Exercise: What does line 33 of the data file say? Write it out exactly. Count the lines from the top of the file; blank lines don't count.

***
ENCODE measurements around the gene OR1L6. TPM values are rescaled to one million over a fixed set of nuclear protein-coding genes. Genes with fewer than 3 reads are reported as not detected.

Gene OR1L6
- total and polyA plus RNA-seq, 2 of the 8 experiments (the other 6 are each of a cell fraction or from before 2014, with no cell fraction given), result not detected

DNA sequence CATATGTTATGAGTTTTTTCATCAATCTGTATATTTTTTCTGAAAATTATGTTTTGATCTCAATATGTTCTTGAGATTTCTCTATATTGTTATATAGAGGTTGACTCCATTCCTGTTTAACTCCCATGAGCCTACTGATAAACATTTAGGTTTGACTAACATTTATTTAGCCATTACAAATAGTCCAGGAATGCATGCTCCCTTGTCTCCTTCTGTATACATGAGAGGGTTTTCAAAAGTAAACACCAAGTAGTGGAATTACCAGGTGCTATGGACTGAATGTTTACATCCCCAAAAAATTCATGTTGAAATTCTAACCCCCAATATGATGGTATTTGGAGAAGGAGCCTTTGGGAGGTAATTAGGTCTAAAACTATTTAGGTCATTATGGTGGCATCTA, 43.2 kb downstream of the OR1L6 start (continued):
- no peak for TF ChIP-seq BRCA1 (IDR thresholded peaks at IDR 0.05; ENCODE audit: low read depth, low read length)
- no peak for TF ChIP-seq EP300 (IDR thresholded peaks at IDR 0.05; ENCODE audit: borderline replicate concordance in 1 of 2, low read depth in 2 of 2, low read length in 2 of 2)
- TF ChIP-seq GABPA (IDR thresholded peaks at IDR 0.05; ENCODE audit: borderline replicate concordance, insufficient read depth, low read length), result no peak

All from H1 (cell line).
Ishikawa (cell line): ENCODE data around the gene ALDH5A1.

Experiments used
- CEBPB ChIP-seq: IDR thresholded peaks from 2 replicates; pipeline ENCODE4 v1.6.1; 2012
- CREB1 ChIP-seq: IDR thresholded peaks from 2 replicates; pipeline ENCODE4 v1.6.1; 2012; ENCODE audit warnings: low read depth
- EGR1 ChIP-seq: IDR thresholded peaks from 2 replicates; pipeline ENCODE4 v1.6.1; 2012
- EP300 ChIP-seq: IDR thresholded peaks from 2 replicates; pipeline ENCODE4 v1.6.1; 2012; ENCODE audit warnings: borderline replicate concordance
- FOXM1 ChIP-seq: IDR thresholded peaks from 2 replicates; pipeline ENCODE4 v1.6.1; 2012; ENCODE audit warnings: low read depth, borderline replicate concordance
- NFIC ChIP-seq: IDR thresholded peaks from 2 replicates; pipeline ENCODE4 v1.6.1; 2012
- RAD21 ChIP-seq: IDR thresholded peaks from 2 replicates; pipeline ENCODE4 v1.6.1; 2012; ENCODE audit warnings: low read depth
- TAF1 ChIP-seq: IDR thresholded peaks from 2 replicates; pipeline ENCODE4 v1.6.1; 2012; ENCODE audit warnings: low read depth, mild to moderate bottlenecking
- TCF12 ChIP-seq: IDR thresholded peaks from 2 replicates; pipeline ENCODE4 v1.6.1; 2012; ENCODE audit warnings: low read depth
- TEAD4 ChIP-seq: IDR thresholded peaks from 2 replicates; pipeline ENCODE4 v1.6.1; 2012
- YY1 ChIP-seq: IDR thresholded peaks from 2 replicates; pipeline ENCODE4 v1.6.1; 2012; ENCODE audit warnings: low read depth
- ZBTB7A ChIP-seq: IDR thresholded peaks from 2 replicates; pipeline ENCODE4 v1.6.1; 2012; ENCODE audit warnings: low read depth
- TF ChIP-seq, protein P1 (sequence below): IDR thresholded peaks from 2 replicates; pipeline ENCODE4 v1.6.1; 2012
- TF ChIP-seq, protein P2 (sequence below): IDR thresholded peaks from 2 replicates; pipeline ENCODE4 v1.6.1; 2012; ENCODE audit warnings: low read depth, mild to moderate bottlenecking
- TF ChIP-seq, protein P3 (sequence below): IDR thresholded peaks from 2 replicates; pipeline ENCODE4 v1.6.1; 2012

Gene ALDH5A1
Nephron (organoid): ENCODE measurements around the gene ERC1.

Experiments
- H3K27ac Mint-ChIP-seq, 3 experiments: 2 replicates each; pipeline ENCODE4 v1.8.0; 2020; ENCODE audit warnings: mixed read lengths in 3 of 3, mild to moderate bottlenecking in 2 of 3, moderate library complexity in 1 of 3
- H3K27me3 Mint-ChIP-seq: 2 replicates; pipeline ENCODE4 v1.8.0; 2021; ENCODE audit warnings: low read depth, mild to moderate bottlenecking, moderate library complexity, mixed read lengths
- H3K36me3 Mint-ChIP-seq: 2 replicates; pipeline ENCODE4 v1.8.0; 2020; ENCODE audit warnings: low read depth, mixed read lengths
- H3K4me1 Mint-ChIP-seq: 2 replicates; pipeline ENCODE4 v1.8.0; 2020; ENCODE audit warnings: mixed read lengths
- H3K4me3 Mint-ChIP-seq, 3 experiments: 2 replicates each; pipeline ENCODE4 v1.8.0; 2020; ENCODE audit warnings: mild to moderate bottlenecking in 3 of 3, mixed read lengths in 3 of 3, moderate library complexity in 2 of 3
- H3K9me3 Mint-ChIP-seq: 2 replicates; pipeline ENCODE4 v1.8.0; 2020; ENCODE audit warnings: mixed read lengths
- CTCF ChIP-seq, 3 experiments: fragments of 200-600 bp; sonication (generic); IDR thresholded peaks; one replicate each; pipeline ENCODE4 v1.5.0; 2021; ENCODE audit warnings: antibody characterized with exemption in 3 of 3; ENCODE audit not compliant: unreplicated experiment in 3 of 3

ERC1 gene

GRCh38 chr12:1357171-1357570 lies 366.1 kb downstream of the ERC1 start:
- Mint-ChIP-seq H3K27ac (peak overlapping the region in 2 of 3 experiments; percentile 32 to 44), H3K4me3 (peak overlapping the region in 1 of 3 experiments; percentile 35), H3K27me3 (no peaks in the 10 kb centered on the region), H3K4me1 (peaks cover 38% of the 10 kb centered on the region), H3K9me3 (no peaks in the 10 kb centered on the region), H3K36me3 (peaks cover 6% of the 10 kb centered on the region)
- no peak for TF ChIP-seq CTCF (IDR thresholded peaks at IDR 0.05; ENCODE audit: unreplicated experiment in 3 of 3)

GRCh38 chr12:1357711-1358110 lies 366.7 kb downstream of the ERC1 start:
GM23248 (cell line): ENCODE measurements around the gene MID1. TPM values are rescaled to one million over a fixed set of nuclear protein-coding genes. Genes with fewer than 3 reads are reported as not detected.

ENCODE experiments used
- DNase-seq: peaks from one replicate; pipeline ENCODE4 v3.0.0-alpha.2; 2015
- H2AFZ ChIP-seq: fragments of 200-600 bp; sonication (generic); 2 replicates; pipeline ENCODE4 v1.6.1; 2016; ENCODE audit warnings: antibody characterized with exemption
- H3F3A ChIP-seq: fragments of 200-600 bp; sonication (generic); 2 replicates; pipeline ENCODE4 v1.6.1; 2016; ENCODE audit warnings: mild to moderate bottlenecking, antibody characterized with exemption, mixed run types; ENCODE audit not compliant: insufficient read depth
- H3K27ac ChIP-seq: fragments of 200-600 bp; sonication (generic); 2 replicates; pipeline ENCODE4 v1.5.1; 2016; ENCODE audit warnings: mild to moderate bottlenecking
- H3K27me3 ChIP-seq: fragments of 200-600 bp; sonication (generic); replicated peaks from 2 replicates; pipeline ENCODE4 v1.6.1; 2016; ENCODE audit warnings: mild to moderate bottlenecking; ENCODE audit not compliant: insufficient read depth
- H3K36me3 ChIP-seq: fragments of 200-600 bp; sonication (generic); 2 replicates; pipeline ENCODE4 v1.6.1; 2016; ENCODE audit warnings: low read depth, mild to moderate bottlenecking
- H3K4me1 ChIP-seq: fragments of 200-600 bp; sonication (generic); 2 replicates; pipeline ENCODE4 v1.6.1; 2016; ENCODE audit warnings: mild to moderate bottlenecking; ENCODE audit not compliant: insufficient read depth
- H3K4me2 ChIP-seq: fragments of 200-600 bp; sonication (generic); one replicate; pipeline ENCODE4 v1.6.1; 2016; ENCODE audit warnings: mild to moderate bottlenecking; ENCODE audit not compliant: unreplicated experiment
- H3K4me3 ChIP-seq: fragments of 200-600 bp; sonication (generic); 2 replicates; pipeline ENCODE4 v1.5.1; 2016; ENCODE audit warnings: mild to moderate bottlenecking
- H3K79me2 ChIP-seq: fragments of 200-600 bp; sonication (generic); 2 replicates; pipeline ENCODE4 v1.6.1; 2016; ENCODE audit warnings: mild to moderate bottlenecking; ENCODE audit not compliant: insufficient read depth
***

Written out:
- H3K4me3 Mint-ChIP-seq, 3 experiments: 2 replicates each; pipeline ENCODE4 v1.8.0; 2020; ENCODE audit warnings: mild to moderate bottlenecking in 3 of 3, mixed read lengths in 3 of 3, moderate library complexity in 2 of 3